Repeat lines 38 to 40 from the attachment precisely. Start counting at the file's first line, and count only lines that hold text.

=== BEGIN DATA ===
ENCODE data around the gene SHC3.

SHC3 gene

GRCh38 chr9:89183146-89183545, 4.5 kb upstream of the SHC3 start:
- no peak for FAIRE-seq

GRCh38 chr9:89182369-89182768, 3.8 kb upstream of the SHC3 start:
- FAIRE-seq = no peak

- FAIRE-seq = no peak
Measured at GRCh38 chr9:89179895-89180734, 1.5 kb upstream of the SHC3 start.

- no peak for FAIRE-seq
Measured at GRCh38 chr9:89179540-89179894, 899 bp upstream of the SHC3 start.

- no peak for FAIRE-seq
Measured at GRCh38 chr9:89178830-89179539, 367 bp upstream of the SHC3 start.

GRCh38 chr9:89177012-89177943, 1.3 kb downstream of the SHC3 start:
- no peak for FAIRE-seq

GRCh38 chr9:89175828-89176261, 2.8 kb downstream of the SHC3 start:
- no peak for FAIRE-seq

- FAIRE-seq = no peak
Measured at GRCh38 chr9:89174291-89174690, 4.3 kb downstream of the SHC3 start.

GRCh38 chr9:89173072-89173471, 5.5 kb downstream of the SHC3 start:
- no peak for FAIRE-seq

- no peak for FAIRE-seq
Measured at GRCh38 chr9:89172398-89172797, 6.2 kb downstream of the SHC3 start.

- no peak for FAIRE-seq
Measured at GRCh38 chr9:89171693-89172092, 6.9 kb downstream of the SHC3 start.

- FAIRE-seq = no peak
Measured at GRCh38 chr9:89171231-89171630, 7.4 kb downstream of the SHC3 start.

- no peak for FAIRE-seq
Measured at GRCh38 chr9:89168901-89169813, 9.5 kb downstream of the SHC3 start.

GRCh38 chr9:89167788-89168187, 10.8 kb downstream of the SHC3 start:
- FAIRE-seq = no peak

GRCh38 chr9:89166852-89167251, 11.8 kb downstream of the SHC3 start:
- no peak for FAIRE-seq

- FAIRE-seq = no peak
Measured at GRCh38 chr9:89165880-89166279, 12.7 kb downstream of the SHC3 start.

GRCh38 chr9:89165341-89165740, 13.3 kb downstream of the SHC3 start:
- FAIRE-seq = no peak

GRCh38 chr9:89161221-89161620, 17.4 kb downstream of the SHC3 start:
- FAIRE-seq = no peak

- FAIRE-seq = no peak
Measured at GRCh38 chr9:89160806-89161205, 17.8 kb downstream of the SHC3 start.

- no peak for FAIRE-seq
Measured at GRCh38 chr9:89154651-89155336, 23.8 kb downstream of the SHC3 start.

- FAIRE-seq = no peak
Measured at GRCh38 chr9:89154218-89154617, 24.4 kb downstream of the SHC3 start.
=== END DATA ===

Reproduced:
- FAIRE-seq = no peak

- FAIRE-seq = no peak
Measured at GRCh38 chr9:89160806-89161205, 17.8 kb downstream of the SHC3 start.